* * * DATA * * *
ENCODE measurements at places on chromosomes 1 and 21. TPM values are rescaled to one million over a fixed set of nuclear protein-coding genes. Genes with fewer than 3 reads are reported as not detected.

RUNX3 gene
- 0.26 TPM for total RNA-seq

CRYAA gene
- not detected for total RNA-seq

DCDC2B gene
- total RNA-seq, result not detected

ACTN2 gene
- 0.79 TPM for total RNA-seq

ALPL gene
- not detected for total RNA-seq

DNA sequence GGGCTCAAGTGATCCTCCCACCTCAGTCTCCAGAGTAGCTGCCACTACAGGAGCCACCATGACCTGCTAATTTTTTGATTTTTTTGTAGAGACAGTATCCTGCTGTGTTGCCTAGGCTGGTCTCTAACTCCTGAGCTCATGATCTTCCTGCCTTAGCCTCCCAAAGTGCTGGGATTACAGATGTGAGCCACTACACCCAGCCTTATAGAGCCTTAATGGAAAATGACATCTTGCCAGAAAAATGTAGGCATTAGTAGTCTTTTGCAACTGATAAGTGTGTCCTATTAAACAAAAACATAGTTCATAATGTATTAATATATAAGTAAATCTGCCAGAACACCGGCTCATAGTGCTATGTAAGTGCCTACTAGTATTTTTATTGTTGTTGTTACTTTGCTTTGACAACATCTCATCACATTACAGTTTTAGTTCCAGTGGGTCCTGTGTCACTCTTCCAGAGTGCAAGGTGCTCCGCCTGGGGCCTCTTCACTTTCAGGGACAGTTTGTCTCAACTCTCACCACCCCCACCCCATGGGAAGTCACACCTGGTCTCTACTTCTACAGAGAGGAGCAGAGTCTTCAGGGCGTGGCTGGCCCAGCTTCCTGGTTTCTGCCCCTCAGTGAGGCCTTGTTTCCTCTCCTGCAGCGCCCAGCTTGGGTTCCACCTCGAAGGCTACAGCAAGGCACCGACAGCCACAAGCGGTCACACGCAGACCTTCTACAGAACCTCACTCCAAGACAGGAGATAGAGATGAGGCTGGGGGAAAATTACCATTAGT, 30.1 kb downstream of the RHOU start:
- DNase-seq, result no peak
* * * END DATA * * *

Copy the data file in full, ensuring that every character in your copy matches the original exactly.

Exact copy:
ENCODE measurements at places on chromosomes 1 and 21. TPM values are rescaled to one million over a fixed set of nuclear protein-coding genes. Genes with fewer than 3 reads are reported as not detected.

RUNX3 gene
- 0.26 TPM for total RNA-seq

CRYAA gene
- not detected for total RNA-seq

DCDC2B gene
- total RNA-seq, result not detected

ACTN2 gene
- 0.79 TPM for total RNA-seq

ALPL gene
- not detected for total RNA-seq

DNA sequence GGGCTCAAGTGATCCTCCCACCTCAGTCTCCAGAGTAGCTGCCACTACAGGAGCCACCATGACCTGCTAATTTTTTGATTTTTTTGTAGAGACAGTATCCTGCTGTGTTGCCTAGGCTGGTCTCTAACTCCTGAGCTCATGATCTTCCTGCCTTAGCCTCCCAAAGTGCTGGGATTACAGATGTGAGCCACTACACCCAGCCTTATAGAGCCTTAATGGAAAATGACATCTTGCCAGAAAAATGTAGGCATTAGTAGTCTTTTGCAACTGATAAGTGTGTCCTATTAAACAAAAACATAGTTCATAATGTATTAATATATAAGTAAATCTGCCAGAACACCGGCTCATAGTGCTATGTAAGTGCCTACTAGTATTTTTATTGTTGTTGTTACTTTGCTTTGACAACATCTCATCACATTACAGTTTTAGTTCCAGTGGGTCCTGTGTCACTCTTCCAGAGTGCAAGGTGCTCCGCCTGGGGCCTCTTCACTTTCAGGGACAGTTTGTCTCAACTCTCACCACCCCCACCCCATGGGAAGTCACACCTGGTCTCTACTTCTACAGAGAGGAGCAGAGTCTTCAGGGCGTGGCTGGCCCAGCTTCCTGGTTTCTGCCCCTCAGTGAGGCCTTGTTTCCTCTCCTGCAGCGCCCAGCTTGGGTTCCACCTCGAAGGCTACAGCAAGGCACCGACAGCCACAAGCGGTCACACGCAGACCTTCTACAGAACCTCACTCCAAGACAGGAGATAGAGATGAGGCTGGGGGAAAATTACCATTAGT, 30.1 kb downstream of the RHOU start:
- DNase-seq, result no peak